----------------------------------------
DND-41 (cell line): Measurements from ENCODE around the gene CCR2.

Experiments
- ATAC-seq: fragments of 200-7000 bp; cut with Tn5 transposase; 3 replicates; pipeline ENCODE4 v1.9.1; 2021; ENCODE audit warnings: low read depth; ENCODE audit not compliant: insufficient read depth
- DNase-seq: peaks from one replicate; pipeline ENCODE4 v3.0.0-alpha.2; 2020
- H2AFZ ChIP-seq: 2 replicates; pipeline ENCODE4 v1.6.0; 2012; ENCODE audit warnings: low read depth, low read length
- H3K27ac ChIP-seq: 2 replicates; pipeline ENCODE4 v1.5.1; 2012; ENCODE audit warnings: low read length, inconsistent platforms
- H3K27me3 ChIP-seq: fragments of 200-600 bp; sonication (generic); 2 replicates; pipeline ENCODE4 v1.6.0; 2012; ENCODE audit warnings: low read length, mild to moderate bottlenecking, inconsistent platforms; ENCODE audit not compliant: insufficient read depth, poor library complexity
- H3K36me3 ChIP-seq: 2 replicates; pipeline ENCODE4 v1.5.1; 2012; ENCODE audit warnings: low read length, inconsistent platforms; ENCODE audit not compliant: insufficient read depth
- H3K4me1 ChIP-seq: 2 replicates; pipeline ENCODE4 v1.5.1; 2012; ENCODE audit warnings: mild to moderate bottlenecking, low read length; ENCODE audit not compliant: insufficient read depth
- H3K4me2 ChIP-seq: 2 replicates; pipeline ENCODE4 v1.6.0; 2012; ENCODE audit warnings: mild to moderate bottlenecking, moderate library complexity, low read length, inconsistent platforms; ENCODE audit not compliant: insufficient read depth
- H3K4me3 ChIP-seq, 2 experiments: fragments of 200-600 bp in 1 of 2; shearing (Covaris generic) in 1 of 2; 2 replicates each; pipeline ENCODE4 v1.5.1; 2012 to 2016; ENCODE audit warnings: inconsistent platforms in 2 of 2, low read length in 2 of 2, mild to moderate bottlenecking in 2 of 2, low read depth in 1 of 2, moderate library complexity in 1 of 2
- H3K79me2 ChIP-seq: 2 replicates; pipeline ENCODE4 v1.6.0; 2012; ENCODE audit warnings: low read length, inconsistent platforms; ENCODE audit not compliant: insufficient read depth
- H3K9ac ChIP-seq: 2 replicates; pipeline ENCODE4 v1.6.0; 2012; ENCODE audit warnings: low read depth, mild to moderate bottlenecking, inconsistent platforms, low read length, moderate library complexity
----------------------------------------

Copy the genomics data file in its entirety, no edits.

DND-41 (cell line): Measurements from ENCODE around the gene CCR2.

Experiments
- ATAC-seq: fragments of 200-7000 bp; cut with Tn5 transposase; 3 replicates; pipeline ENCODE4 v1.9.1; 2021; ENCODE audit warnings: low read depth; ENCODE audit not compliant: insufficient read depth
- DNase-seq: peaks from one replicate; pipeline ENCODE4 v3.0.0-alpha.2; 2020
- H2AFZ ChIP-seq: 2 replicates; pipeline ENCODE4 v1.6.0; 2012; ENCODE audit warnings: low read depth, low read length
- H3K27ac ChIP-seq: 2 replicates; pipeline ENCODE4 v1.5.1; 2012; ENCODE audit warnings: low read length, inconsistent platforms
- H3K27me3 ChIP-seq: fragments of 200-600 bp; sonication (generic); 2 replicates; pipeline ENCODE4 v1.6.0; 2012; ENCODE audit warnings: low read length, mild to moderate bottlenecking, inconsistent platforms; ENCODE audit not compliant: insufficient read depth, poor library complexity
- H3K36me3 ChIP-seq: 2 replicates; pipeline ENCODE4 v1.5.1; 2012; ENCODE audit warnings: low read length, inconsistent platforms; ENCODE audit not compliant: insufficient read depth
- H3K4me1 ChIP-seq: 2 replicates; pipeline ENCODE4 v1.5.1; 2012; ENCODE audit warnings: mild to moderate bottlenecking, low read length; ENCODE audit not compliant: insufficient read depth
- H3K4me2 ChIP-seq: 2 replicates; pipeline ENCODE4 v1.6.0; 2012; ENCODE audit warnings: mild to moderate bottlenecking, moderate library complexity, low read length, inconsistent platforms; ENCODE audit not compliant: insufficient read depth
- H3K4me3 ChIP-seq, 2 experiments: fragments of 200-600 bp in 1 of 2; shearing (Covaris generic) in 1 of 2; 2 replicates each; pipeline ENCODE4 v1.5.1; 2012 to 2016; ENCODE audit warnings: inconsistent platforms in 2 of 2, low read length in 2 of 2, mild to moderate bottlenecking in 2 of 2, low read depth in 1 of 2, moderate library complexity in 1 of 2
- H3K79me2 ChIP-seq: 2 replicates; pipeline ENCODE4 v1.6.0; 2012; ENCODE audit warnings: low read length, inconsistent platforms; ENCODE audit not compliant: insufficient read depth
- H3K9ac ChIP-seq: 2 replicates; pipeline ENCODE4 v1.6.0; 2012; ENCODE audit warnings: low read depth, mild to moderate bottlenecking, inconsistent platforms, low read length, moderate library complexity